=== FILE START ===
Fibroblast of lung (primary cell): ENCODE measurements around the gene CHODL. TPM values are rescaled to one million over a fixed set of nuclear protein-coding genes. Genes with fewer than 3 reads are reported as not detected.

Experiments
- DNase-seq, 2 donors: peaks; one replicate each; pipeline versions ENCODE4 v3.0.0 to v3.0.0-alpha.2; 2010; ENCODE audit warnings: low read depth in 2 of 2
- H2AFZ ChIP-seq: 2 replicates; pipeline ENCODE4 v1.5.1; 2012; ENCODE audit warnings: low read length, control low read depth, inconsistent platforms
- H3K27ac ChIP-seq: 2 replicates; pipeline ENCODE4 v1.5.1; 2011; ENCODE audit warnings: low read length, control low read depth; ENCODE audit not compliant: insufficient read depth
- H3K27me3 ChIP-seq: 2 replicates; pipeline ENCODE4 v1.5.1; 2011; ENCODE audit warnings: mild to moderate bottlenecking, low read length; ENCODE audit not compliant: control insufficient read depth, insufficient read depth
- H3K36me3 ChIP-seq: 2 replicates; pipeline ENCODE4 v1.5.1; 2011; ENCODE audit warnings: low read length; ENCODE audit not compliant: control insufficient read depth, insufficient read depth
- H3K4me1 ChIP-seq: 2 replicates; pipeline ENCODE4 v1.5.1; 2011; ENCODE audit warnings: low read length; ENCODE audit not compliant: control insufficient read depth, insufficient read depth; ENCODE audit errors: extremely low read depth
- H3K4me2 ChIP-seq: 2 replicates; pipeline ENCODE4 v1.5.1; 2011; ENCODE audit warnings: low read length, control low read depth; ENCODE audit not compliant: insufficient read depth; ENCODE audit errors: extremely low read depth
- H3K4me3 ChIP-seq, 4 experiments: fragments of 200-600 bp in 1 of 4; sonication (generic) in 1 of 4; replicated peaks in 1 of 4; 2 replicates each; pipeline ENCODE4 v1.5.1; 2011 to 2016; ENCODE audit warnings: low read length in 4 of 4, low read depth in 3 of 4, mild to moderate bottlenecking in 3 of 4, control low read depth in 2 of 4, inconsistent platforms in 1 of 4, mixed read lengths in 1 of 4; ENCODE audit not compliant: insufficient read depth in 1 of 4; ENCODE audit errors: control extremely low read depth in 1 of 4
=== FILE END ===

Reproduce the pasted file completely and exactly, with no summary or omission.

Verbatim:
Fibroblast of lung (primary cell): ENCODE measurements around the gene CHODL. TPM values are rescaled to one million over a fixed set of nuclear protein-coding genes. Genes with fewer than 3 reads are reported as not detected.

Experiments
- DNase-seq, 2 donors: peaks; one replicate each; pipeline versions ENCODE4 v3.0.0 to v3.0.0-alpha.2; 2010; ENCODE audit warnings: low read depth in 2 of 2
- H2AFZ ChIP-seq: 2 replicates; pipeline ENCODE4 v1.5.1; 2012; ENCODE audit warnings: low read length, control low read depth, inconsistent platforms
- H3K27ac ChIP-seq: 2 replicates; pipeline ENCODE4 v1.5.1; 2011; ENCODE audit warnings: low read length, control low read depth; ENCODE audit not compliant: insufficient read depth
- H3K27me3 ChIP-seq: 2 replicates; pipeline ENCODE4 v1.5.1; 2011; ENCODE audit warnings: mild to moderate bottlenecking, low read length; ENCODE audit not compliant: control insufficient read depth, insufficient read depth
- H3K36me3 ChIP-seq: 2 replicates; pipeline ENCODE4 v1.5.1; 2011; ENCODE audit warnings: low read length; ENCODE audit not compliant: control insufficient read depth, insufficient read depth
- H3K4me1 ChIP-seq: 2 replicates; pipeline ENCODE4 v1.5.1; 2011; ENCODE audit warnings: low read length; ENCODE audit not compliant: control insufficient read depth, insufficient read depth; ENCODE audit errors: extremely low read depth
- H3K4me2 ChIP-seq: 2 replicates; pipeline ENCODE4 v1.5.1; 2011; ENCODE audit warnings: low read length, control low read depth; ENCODE audit not compliant: insufficient read depth; ENCODE audit errors: extremely low read depth
- H3K4me3 ChIP-seq, 4 experiments: fragments of 200-600 bp in 1 of 4; sonication (generic) in 1 of 4; replicated peaks in 1 of 4; 2 replicates each; pipeline ENCODE4 v1.5.1; 2011 to 2016; ENCODE audit warnings: low read length in 4 of 4, low read depth in 3 of 4, mild to moderate bottlenecking in 3 of 4, control low read depth in 2 of 4, inconsistent platforms in 1 of 4, mixed read lengths in 1 of 4; ENCODE audit not compliant: insufficient read depth in 1 of 4; ENCODE audit errors: control extremely low read depth in 1 of 4